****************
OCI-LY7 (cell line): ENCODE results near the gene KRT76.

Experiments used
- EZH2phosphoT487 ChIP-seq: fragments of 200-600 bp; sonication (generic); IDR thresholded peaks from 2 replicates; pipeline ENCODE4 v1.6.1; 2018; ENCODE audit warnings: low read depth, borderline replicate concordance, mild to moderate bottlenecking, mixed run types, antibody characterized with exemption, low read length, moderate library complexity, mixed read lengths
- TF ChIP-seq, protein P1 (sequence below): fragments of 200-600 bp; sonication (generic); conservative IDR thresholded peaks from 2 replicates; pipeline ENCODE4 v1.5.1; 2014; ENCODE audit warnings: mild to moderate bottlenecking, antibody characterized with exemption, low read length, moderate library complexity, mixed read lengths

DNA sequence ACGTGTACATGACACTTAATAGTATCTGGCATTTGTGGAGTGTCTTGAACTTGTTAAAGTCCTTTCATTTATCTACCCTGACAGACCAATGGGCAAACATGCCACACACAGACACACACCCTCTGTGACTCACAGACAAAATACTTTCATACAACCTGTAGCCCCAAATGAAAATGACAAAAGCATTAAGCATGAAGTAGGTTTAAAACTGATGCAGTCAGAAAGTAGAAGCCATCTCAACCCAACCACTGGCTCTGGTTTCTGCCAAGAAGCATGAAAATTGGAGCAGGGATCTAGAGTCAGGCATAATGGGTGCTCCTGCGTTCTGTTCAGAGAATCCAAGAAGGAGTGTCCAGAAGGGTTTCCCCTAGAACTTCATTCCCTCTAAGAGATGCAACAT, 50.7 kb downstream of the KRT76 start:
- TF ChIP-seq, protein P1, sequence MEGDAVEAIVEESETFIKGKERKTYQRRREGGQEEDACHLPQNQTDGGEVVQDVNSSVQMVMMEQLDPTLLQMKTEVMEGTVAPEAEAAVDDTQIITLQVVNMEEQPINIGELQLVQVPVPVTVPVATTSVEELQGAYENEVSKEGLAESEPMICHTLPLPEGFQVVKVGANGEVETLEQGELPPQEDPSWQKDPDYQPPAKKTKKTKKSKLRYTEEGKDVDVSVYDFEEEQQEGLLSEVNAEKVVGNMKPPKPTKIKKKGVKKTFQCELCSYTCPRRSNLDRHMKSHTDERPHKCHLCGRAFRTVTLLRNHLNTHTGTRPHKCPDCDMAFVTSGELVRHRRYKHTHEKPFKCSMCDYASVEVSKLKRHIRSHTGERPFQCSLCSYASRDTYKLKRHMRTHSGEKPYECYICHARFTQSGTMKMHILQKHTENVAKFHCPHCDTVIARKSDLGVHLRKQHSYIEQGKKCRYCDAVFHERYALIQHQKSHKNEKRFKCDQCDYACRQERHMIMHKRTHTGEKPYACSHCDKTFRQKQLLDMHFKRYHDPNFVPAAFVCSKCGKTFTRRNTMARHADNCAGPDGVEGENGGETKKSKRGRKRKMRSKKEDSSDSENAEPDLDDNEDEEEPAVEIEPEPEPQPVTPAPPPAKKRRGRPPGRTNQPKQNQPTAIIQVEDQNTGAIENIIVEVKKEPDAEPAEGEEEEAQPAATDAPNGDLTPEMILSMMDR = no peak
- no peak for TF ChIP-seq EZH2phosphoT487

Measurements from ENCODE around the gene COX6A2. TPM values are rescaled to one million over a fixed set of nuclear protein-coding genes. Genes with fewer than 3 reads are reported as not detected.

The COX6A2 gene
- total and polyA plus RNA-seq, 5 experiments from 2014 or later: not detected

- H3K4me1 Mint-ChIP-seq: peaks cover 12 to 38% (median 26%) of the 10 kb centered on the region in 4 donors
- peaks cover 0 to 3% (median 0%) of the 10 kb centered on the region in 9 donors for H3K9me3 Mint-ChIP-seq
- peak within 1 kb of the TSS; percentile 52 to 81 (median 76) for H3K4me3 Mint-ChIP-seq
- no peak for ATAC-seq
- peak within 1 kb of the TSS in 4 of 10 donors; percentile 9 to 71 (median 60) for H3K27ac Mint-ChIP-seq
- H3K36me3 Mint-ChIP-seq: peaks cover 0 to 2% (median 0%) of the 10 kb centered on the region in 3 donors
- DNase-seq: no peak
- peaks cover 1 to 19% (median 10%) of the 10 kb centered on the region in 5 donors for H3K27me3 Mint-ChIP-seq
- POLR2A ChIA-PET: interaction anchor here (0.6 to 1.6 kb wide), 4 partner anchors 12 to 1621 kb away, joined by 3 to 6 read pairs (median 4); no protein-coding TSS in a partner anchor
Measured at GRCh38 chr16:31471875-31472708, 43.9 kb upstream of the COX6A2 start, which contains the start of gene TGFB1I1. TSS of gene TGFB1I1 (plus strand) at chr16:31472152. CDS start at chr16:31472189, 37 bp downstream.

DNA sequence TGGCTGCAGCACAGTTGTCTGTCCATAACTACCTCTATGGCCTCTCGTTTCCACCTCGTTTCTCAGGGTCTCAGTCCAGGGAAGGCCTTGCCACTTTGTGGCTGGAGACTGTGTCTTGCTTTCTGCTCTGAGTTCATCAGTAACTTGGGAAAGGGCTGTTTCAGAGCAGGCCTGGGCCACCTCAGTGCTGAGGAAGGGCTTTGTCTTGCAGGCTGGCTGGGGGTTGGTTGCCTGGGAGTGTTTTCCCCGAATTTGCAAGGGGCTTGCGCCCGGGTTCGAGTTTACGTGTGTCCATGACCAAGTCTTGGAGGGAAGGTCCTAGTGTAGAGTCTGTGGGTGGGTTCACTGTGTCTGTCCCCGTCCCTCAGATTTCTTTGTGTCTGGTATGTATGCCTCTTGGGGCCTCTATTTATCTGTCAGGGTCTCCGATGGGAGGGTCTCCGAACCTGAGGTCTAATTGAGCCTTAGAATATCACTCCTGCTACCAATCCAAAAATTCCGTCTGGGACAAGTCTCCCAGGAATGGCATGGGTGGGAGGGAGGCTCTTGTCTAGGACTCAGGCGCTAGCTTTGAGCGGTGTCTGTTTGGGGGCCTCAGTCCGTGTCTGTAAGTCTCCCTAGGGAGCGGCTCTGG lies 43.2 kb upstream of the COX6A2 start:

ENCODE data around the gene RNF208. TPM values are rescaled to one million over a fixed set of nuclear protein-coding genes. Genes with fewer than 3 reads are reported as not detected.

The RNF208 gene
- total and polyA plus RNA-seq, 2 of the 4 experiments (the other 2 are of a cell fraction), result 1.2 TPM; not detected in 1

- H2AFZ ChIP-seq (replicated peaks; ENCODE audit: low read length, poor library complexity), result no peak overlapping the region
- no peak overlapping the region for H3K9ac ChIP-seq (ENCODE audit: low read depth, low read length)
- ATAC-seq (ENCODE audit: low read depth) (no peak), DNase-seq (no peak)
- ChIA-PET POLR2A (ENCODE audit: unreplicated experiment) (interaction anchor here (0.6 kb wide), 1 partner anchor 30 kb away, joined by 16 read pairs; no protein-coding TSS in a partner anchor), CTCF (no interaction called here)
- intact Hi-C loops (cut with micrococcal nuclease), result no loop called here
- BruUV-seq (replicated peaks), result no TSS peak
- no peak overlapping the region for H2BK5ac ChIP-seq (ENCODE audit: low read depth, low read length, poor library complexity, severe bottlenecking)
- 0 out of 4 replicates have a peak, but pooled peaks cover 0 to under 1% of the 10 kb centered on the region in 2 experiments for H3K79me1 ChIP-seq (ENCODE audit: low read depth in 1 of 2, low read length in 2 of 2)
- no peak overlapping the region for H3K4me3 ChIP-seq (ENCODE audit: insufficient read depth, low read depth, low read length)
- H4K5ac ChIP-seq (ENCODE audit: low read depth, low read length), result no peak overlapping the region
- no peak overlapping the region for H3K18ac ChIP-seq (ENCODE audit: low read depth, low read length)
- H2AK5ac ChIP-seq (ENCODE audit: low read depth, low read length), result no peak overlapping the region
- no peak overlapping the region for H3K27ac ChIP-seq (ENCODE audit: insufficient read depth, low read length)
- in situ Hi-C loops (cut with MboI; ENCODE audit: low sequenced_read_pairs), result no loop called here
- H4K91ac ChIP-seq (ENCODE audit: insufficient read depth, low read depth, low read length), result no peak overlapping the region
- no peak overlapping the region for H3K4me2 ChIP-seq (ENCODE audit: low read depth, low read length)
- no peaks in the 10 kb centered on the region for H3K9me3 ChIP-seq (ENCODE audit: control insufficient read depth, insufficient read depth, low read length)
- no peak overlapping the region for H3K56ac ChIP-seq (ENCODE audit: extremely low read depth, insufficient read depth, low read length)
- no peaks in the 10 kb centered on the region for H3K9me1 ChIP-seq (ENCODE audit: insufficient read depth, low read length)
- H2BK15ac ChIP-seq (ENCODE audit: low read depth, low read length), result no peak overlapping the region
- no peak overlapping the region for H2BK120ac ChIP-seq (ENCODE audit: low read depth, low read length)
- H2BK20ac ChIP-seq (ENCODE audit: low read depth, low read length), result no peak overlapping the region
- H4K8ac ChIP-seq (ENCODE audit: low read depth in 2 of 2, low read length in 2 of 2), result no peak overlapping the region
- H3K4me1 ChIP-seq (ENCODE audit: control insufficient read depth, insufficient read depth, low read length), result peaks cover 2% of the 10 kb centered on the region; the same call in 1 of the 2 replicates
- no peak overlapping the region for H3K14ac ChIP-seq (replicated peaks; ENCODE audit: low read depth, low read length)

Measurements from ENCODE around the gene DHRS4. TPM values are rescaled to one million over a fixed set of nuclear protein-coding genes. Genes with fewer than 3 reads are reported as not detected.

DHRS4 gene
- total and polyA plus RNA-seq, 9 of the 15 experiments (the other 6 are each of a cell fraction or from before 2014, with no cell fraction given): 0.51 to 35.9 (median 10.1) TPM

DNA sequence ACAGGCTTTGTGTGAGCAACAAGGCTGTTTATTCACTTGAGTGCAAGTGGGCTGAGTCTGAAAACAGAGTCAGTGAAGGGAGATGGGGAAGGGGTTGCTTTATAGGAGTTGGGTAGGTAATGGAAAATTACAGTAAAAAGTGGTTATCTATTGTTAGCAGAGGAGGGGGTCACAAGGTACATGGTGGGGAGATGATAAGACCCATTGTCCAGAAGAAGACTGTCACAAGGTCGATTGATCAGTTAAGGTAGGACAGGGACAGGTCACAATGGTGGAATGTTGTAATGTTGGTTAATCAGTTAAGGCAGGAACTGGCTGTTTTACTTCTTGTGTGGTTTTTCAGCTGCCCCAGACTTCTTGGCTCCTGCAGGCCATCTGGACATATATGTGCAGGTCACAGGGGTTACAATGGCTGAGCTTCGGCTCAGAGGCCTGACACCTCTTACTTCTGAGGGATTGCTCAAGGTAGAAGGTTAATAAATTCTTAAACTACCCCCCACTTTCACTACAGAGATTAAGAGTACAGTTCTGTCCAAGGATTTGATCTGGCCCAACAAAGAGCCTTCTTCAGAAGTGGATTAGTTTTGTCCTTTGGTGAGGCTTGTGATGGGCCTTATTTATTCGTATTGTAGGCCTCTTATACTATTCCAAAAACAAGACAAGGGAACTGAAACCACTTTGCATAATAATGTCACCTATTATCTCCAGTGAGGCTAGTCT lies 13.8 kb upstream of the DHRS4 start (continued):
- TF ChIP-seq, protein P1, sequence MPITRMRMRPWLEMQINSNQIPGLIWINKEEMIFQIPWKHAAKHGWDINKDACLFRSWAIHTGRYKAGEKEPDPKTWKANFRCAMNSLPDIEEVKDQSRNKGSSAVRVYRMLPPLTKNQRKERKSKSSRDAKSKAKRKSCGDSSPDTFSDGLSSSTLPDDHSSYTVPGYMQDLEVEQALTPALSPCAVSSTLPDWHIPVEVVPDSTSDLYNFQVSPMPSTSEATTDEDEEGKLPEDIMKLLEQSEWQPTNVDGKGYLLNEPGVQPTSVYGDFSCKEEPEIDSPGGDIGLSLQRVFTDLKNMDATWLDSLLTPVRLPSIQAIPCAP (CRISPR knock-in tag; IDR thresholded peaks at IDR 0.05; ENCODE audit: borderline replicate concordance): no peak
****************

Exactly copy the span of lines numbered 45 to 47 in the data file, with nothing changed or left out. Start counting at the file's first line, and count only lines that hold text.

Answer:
- no peak overlapping the region for H2BK120ac ChIP-seq (ENCODE audit: low read depth, low read length)
- H2BK20ac ChIP-seq (ENCODE audit: low read depth, low read length), result no peak overlapping the region
- H4K8ac ChIP-seq (ENCODE audit: low read depth in 2 of 2, low read length in 2 of 2), result no peak overlapping the region